Prostate Cancer Awareness month: 1-31 March 2013

prostate_cancerMarch is Prostate Cancer Awareness month and listed below are a number of useful websites, where additional information and resources may be found.  If you require assistance with researching this or any other topics, please contact the Staff Library on 01625 66 1362 or by email to

eResources and websites:


Cancer Research UK  (Prostate Cancer)
The websites on cancer listed below are valuable sources of detailed information on cancer. This is an extract from Cancer Research UK

Prostate Cancer UK

Offers information and support to anyone with concerns about prostate cancer. Has a helpline and leaflets (send a large stamped addressed envelope please) and funds research into prostate cancer. Has a website with helpful information.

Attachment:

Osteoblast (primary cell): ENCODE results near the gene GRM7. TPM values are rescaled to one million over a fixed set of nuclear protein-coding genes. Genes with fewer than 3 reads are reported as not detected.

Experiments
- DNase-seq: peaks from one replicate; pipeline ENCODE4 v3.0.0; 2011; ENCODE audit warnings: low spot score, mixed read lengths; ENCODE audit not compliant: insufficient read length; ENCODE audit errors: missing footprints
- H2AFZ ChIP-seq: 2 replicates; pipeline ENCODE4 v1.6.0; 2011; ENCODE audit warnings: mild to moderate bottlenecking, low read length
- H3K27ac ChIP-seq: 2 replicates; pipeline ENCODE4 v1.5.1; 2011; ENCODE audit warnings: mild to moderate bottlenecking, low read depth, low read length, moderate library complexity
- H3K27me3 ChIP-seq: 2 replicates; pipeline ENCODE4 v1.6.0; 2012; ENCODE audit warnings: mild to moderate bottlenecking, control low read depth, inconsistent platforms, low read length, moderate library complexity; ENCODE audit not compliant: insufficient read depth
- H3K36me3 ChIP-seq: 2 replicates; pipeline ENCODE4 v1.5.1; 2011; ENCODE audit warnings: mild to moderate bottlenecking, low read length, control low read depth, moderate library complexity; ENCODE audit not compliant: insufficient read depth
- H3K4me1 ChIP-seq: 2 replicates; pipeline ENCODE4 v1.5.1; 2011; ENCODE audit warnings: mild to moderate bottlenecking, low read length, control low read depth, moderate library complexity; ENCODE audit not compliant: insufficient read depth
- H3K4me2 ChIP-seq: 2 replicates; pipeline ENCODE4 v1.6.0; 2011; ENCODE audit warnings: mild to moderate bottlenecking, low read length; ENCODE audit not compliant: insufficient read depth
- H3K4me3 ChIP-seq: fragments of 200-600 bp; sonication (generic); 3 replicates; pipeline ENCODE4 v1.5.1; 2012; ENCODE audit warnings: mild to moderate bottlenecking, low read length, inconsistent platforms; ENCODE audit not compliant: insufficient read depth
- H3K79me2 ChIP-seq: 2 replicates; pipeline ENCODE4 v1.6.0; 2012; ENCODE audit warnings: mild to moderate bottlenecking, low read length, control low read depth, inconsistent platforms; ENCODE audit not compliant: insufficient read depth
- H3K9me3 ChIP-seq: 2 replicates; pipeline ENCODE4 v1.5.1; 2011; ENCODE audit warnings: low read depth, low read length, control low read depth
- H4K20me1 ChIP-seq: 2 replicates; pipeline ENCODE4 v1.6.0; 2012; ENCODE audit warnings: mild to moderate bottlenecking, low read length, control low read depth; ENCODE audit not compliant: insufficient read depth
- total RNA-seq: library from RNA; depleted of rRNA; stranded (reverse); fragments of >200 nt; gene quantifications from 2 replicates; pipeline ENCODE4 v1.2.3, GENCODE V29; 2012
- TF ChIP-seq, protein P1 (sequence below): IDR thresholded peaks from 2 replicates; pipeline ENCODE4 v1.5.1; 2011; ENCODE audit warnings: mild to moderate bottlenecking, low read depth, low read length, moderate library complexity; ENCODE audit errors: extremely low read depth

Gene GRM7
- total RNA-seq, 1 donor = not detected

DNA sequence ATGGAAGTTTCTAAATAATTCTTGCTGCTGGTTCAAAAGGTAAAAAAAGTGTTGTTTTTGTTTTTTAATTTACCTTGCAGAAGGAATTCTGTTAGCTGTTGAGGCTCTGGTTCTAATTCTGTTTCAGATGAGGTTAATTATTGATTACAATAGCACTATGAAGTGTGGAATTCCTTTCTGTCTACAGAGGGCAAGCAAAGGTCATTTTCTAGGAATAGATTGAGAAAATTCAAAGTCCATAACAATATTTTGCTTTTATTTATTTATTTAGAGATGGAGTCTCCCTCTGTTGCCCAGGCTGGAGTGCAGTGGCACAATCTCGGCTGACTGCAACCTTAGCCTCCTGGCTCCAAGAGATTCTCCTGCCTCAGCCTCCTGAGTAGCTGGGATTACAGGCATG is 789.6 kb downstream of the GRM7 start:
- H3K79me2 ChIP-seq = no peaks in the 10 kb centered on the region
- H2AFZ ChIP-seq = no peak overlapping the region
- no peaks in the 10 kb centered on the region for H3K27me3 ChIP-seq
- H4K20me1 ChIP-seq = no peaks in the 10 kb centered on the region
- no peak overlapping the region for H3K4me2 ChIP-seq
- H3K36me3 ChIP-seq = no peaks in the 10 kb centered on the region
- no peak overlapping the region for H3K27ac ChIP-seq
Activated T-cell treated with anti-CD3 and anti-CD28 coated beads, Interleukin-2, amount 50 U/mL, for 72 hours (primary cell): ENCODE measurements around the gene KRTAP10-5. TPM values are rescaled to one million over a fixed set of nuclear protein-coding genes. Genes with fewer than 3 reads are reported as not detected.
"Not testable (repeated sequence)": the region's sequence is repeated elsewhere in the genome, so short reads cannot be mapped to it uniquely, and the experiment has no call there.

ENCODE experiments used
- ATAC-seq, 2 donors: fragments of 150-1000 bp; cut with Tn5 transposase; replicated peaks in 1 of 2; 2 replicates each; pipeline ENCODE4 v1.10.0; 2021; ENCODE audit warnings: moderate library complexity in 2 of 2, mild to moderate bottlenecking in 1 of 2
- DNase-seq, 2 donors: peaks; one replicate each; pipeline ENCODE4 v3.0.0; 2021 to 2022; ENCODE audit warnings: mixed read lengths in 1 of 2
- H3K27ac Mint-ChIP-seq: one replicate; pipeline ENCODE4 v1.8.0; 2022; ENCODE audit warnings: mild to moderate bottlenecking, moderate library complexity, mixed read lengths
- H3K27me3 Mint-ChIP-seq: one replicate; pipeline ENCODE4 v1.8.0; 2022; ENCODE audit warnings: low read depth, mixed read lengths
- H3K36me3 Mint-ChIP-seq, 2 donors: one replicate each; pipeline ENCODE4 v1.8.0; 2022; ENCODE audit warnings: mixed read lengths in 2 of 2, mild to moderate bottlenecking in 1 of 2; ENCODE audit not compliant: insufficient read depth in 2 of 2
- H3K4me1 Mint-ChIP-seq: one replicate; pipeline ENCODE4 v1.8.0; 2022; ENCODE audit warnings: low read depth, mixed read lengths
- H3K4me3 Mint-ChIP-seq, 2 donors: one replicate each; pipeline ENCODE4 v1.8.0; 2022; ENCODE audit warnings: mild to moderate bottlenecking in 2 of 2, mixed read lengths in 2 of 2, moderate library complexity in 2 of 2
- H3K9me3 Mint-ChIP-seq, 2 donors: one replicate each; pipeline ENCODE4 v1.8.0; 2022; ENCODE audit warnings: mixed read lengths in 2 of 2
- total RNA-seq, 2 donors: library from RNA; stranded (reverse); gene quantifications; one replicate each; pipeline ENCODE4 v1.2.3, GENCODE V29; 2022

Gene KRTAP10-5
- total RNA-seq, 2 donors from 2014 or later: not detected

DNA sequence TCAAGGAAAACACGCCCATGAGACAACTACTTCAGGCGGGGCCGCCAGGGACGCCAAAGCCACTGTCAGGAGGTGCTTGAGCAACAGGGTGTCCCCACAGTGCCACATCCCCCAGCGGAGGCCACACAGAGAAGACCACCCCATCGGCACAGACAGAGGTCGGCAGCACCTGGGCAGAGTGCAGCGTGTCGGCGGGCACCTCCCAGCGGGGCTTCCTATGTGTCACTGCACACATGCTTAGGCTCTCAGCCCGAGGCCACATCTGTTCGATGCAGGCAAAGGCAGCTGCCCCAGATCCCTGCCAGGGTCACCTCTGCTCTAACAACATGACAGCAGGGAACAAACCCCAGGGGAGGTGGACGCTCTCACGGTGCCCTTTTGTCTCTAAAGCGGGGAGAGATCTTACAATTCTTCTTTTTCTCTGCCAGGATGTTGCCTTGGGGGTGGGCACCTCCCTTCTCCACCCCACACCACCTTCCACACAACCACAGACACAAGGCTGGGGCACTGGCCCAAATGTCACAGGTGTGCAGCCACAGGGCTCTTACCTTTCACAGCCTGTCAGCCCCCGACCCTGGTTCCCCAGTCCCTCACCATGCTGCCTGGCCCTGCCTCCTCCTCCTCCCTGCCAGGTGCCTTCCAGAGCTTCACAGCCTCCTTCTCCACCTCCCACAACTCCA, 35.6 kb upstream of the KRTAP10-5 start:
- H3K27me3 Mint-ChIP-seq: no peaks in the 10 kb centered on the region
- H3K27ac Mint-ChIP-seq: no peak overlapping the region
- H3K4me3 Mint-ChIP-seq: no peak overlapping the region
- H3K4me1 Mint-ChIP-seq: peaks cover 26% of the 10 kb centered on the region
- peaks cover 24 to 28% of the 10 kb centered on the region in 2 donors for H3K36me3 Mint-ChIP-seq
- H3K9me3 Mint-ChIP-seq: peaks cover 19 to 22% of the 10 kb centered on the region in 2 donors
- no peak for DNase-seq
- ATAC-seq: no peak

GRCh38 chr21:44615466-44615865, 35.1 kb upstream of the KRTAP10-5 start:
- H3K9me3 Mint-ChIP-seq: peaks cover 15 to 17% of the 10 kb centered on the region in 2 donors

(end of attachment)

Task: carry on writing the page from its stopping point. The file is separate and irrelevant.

Helpline: 0800 074 8383

Prostate Cancer Support Federation
This organisation was set up by a group of men with prostate cancer in 1995. They run a helpline and a website and have local groups around the country. It use to be called Prostate Cancer Support Association (PSA).

Helpline: 0845 601 0766

Continue reading

pile of booksIf you’re planning to call in the Library next week please make sure you don’t leave it too late, especially if you need books for study.  Packing the stock will begin next week and the drop-in IT service will be disrupted.  Please note the Library will be closed from 9-12 March. We reopen in our new space on the 2nd floor of New Alderley House on Wednesday 13 March – please come along and see us. If you need to contact us, our email and telephone numbers remain the same. or 01625 661362


Vast majority of NHS services must go out to tender, health minister says

Extract from BMJ
The UK government has come under fire after publishing legislation this month that compels the new clinical commissioning groups in England to place the bulk of NHS services on the open market.

The new rules, due to come into effect from 1 April 2013, will require commissioners to allow all qualified providers of services—whether they are NHS, private, or voluntary providers—to bid for NHS contracts under competitive tender, except in certain limited circumstances.